Celebrate Freedom to Read Week: February 18-24, 2024

Freedom to Read Week is an annual event that encourages Canadians to think about and reaffirm their commitment to intellectual freedom. As of 2024, Freedom to Read Week entered a new phase led by Library and Archives Canada, the Canadian Urban Libraries Council, and the Ontario Library Association in partnership with the Book and Periodical Council.


We are pleased to announce a new partnership that marks a pivotal moment for the future of Freedom to Read Week.

In 2024, Freedom to Read Week will celebrate its 40th anniversary, representing 40 years of dedication to freedom of expression, a fundamental right of all Canadians. Freedom to Read Week, which annually raises awareness about censorship and access to books and magazines, has become a nationwide campaign uniting readers, writers, publishers, schools, libraries, bookstores, universities, colleges, and other organizations across Canada.

Since its inception, the Book and Periodical Council has been the driving force behind Freedom to Read Week. Along with dedicated volunteers, it has monitored freedom of expression in Canada, curated educational and thought-provoking content, distributed promotional materials, and promoted campaign events. In recent years, the campaign has grown substantially, both in size and significance. This growth has prompted a desire to broaden the campaign’s reach, deepen its impact, and create more long-term stability.

To propel Freedom to Read Week into its next chapter, four influential organizations—Library and Archives Canada, the Canadian Urban Libraries Council, the Ontario Library Association, and the Book and Periodical Council—have joined forces. Each organization brings to the table unique resources, expertise, and perspectives. Together, they will reinforce the campaign’s mission and drive continued growth in such areas as content creation and programming.

Read the full bilingual announcement on the Media Releases page.

As we look forward to celebrating Freedom to Read Week’s 40th anniversary, we recognize that the campaign’s mission is more crucial than ever. This partnership represents a collective dedication to the principles that lie at the heart of a vibrant and inclusive society. We hope you will join us.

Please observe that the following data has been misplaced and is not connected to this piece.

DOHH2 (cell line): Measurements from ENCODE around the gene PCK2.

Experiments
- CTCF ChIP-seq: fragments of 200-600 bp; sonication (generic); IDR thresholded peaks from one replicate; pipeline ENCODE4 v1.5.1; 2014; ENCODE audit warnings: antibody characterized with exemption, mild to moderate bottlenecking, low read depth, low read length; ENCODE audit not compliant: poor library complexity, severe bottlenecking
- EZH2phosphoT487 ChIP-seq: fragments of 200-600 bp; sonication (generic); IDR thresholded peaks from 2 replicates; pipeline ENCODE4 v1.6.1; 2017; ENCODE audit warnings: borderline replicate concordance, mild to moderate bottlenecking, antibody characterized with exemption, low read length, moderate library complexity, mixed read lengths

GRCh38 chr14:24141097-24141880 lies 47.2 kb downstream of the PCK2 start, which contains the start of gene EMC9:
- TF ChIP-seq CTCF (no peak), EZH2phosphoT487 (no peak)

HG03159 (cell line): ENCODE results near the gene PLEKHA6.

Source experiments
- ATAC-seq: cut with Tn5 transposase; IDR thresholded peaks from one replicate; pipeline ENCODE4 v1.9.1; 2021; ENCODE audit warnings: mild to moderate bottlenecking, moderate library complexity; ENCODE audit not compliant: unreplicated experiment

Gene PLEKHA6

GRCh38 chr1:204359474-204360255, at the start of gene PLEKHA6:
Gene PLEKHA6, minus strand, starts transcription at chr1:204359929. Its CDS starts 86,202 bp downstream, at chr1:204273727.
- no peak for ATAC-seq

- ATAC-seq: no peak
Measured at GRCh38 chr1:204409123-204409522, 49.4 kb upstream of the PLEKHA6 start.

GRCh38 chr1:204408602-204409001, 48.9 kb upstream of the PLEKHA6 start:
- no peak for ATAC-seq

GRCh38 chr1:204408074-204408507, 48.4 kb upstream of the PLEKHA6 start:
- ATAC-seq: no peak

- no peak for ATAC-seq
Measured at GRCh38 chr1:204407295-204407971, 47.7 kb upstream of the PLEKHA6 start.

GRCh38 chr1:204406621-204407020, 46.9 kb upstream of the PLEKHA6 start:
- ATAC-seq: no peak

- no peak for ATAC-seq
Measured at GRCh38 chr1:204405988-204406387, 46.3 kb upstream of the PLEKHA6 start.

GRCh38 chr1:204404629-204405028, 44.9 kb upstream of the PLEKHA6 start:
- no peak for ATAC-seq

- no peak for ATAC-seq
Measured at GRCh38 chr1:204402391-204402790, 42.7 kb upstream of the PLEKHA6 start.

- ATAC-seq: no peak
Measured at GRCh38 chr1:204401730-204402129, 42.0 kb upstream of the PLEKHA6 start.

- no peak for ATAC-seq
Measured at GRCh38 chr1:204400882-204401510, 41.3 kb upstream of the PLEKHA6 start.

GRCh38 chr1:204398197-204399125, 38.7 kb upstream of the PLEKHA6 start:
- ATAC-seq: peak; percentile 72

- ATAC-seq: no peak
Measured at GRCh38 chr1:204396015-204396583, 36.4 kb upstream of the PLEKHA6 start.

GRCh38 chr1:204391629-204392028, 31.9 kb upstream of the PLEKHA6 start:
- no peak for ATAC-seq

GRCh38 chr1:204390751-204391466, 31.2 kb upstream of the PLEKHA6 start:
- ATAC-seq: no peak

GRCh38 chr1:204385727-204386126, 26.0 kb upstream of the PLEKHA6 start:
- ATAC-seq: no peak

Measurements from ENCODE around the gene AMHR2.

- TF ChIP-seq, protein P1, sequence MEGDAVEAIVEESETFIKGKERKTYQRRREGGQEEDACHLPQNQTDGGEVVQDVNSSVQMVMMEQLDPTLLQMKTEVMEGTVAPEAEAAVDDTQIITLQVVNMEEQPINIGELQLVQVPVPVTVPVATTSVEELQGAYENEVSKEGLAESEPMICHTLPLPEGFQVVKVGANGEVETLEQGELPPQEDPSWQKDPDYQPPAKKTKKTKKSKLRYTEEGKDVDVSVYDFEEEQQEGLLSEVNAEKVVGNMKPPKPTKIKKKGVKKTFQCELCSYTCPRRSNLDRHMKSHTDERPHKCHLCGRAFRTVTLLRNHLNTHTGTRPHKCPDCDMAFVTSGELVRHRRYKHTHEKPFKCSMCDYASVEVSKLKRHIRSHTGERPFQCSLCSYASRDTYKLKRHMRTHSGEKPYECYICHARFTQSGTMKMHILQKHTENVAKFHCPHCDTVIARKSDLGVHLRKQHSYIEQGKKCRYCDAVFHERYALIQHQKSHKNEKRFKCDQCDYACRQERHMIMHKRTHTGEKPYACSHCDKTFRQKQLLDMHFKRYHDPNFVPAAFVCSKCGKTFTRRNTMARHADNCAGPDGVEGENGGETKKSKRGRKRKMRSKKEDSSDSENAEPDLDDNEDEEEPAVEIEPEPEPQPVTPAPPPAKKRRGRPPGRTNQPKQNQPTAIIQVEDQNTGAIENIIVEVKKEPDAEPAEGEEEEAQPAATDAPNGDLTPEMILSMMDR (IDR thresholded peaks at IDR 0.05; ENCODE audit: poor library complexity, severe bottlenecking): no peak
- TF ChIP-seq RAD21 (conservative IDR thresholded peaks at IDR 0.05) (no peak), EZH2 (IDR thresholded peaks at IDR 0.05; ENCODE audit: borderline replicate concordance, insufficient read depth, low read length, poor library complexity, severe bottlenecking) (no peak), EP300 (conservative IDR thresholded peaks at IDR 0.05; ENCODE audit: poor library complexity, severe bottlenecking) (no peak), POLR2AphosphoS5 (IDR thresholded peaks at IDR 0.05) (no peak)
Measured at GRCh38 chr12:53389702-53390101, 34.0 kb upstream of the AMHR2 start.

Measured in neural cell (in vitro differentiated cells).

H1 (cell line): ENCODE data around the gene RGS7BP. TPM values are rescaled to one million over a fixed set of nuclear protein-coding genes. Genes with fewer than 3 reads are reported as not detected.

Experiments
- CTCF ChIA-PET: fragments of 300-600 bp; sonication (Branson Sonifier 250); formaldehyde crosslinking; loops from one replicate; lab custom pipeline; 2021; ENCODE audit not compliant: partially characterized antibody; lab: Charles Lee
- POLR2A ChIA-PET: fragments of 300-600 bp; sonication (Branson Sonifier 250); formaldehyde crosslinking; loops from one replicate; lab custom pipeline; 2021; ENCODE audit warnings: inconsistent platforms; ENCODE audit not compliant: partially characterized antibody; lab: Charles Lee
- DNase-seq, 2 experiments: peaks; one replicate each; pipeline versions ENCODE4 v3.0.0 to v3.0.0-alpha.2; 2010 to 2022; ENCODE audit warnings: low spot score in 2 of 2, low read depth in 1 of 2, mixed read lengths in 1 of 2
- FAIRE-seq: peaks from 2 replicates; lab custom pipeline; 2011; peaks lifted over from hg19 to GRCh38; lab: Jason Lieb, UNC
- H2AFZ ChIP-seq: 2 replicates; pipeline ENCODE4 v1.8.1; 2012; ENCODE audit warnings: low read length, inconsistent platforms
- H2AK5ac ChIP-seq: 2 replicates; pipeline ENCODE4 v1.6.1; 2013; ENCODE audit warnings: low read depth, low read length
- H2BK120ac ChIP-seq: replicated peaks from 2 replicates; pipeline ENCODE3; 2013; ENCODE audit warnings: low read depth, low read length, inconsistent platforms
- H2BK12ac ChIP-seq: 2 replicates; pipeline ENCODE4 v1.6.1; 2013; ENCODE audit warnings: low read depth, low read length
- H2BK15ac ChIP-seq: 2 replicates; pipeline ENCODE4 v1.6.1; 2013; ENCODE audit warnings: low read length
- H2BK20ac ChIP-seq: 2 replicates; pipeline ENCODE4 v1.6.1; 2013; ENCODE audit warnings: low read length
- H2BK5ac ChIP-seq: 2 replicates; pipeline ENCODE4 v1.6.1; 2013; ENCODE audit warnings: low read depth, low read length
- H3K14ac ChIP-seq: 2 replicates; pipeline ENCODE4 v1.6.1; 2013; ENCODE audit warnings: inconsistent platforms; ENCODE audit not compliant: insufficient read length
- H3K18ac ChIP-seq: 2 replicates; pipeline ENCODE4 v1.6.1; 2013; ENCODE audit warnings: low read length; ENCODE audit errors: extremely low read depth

Get Involved: Get Social, Plan an Event, DIY!

Champions of Free Expression

Bienvenue aux francophones!

Sur le présent site, vous trouverez les documents suivants :

■ une liste d’ouvrages en français traitant de la censure canadienne;

■ une étude bilingue des documents qui n’ont pu être importés au pays ou qui ont été référés à l’Unité des importations prohibées à Ottawa parce qu’ils étaient soupçonnés de constituer de la pornographie ou de la littérature haineuse entre 1985 et 2022;

■ une chronologie, divers essais et une compilation de 838 victimes de censure, ainsi que des 1589 titres diffusés en français qui leur ont valu des attaques depuis 1625 au Canada ― l’écrivain Charles Montpetit, lui-même frappé de maintes interdictions, relate les faits saillants entourant chacun de ces cas, et invite le public à lui signaler d’autres incidents en prévision d’éventuelles mises à jour.

…et bien plus à venir!

Challenges to the Written Word

Freedom to read can never be taken for granted. Even in Canada, a free country by world standards, books and magazines are banned at the border, and schools and libraries are regularly asked to remove books and magazines from their shelves. Few of these stories make headlines, but they affect the right of Canadians to decide for themselves what they choose to read. See our Challenged Works section for the real story on censorship in Canada.

Land Acknowledgement

The Book and Periodical Council (BPC) would like to acknowledge the sacred land upon which we operate. Toronto, known as Tkaronto, is the traditional territory of the Anishnabek Nation, the Haudenosaunee Confederacy, the Huron Wendat, and most recently, the Mississaugas of the Credit First Nation, who remain the current treaty holders. This territory is subject to the Dish With One Spoon Wampum Belt Covenant, an agreement that was originally established between the Haudenosaunee Confederacy and Anishnabek Nations to peaceably and responsibly care for the lands and waters of the Great Lakes Region. The tenets of this agreement still hold today and require our ongoing commitment to the land and one another. The meeting place of Tkaronto continues to be home to many First Nations, Inuit and Métis communities from across Turtle Island and the Book and Periodical Council is grateful to meet and work in this community, and on this territory.